All creation is in the state of evolution, in the process of becoming. Incarnation transforms us by grace, changing us into what we were made to be: love. We are instruments of incarnation…calling forth a new creation. We are mothers of incarnation by giving birth to the word of God by the way we live and work. The incarnation, life, and death of Christ teach not to place any limits on forgiveness and sharing. The mystery of the incarnation deals with the stuff of life—and the choices we make. God is with us…every moment of every day. If we forget that, we are doomed. Only in silence can you hear the vast, boundless depths of the Spirit speaking more and more clearly about the unlimited love and mercy of God. Be still. Be quiet. Be.
Spirituality is essentially a journey in which we move from what we are to what we will be; it is a journey to weakness. We truly learn to live when we begin to explore our weaknesses. Every experience of weakness is an opportunity of growth and renewed life. Weaknesses transformed by the reality of Christ become life-giving virtues. I was becoming smug about my spiritual progress when I was knocked off my high horse by this thought: I still harbor aspirations beyond Christ.
Spiritual life involves struggle and effort. Anyone who wants to love distrusts whatever is easy. The spiritual life does not lift us out of the human condition, with its misery, problems, confrontations, pain and difficulties. Oh but if it did. The spiritual life plunges us more deeply into our humanity. It would be nice to sit in church all day, our hands clasped in prayer, drinking in the ecstasy of the Lord. But that is unrealistic; we must enter into the marketplace, walk the alleys of commerce. We must help each other out of the ditches we fall into. It is in the streets of life, that we encounter God. Everything human is divine.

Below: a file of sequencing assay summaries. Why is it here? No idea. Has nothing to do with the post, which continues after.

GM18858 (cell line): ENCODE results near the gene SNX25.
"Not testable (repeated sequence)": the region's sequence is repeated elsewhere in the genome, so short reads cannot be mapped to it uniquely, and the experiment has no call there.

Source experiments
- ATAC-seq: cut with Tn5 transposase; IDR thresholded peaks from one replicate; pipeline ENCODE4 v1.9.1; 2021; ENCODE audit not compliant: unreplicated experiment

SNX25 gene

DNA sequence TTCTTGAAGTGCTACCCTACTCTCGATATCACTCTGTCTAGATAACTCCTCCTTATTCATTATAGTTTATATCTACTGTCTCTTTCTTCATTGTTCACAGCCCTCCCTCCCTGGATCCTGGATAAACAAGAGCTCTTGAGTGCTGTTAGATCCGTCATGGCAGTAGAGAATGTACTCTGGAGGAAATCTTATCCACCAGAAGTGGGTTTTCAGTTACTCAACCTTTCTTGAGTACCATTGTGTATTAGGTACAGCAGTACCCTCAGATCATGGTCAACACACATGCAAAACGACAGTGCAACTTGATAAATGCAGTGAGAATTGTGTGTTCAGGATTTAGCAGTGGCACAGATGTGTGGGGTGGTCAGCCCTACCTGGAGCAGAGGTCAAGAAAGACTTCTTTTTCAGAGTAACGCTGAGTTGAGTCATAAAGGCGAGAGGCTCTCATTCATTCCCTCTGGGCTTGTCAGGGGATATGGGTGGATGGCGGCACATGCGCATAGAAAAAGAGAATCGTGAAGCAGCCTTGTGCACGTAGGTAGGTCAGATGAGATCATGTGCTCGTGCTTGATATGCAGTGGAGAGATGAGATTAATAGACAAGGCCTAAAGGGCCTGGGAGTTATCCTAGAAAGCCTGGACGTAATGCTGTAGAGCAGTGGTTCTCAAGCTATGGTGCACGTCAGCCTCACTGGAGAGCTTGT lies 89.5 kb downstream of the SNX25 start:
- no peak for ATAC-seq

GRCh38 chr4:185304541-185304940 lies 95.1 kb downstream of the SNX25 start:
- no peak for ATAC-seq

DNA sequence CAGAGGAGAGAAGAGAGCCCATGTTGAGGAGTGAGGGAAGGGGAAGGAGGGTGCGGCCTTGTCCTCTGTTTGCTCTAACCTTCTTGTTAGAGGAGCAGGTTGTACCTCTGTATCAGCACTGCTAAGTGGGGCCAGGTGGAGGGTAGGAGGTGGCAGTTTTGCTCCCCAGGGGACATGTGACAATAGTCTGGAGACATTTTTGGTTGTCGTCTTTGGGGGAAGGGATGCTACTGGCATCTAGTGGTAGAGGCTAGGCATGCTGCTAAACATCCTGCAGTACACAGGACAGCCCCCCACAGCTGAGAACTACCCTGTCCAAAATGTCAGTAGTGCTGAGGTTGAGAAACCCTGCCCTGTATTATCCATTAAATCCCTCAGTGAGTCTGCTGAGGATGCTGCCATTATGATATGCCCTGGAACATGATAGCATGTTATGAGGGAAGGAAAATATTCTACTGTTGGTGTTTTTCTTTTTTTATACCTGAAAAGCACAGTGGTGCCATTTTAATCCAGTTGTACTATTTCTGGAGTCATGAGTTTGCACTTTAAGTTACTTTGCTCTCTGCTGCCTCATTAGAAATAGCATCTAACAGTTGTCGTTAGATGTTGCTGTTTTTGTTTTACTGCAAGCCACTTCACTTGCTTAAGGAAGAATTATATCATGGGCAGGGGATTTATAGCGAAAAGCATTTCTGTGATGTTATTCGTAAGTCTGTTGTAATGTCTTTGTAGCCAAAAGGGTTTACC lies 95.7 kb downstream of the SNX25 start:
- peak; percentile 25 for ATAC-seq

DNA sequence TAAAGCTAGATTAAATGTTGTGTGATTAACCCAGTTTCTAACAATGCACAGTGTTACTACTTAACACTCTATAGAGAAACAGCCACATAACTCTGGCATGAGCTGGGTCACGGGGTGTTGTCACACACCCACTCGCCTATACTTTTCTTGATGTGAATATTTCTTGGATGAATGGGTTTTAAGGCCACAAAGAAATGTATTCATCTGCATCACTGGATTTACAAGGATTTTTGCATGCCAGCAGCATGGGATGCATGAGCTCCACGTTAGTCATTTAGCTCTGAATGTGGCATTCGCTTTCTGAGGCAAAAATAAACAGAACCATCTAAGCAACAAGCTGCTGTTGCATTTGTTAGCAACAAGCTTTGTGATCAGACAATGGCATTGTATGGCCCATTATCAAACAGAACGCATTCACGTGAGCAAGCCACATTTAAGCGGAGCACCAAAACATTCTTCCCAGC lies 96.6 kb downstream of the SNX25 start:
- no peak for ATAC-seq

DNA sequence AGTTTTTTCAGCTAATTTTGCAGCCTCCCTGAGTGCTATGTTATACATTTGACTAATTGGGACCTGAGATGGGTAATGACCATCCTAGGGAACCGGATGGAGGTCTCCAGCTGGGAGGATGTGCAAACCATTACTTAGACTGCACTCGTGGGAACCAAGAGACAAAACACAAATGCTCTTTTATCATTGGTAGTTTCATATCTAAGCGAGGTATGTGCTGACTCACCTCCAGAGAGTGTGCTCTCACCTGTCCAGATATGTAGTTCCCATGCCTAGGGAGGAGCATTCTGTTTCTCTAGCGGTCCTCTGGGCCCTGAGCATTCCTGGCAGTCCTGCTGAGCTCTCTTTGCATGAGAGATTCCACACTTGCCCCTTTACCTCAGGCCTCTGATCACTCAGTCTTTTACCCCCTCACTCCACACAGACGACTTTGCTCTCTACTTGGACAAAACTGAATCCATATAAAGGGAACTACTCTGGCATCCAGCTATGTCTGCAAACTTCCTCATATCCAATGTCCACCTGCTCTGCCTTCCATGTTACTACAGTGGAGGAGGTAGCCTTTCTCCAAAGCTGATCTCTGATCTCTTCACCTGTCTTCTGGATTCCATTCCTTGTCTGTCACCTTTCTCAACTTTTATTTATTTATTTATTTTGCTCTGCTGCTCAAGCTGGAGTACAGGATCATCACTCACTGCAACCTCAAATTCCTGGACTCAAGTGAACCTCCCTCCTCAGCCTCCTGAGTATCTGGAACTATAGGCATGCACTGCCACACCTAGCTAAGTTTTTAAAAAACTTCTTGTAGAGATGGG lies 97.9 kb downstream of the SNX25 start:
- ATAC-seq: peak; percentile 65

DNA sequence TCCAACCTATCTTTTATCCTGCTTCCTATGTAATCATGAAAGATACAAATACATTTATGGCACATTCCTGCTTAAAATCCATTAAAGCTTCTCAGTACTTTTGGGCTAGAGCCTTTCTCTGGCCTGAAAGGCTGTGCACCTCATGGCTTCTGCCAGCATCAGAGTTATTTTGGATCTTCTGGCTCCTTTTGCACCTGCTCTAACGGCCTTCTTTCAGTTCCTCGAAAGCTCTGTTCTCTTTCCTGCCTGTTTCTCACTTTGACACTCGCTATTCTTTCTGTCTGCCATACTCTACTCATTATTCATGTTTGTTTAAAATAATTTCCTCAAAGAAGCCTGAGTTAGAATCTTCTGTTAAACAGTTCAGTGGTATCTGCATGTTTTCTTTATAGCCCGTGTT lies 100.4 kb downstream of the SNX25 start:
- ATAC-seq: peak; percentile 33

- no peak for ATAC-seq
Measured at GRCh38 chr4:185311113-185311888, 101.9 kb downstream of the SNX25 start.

Oh how we long to find God in some moment of spiritual ecstasy, looking for the Divine in some spectacular or extra-ordinary event. Yet God comes to us, if we are to believe—fully believe—what scripture says, in a humble disguise, in unexpected places. God comes to us poor, hungry, thirsty, diseased, imprisoned, alone and lonely. God comes to us in a homeless old woman forced to use a public street for a toilet. God comes to us in people, places and ways that make it difficult for us to see Him or receive Him. We don’t find God where we expect or want to find Him.
We need each other to become whole. Human convergence comes through love. Love unites what has become fragmented and isolated. And in our unity we still keep our individuality, with each gift of life creating a beautiful particle that helps form the whole of life, the full body of Christ. God is unity. God pulls us out of our isolation by showering us with the grace to see that our lives and gifts must be put to the service of others and all of creation. Through acts of sharing and serving which shall move toward union. In reaching out to others we are reaching out to God.
We have not yet begun to tap the powerful and sacred energies of love, as Christ asks us to do, even to the point of loving our enemies. Through love we shall evolve to what we were created to be…fully realized children of God and heirs of heaven, which can be materialized right here on earth.
Clean and Whole
In God, there is no trace of vengeance, not even for a split second. Wrath and vengeance are human traits. God knows nothing of wrath because wrath is a turning away from peace and love. Wrath is born from a failure of wisdom and goodness on our part. God is the goodness that cannot be wrathful. Julian of Norwich said, “If God were vengeful for even a moment we would never have life, place or being. In God is endless friendship, space, life and being.” The Church was dreadfully wrong to say that sinners are sometimes worthy of blame and wrath. God neither shames nor blames us; God only loves us and always sees us as clean and whole. And, no matter how hard we resist it, God constantly showers us with the grace to see ourselves as God sees us. It is in our capacity to forgive that is a true sign of our holiness. When we forgive others, we are overcoming our own imperfection, selfishness, smallness, and spiritual ignorance and becoming more aligned with God’s love.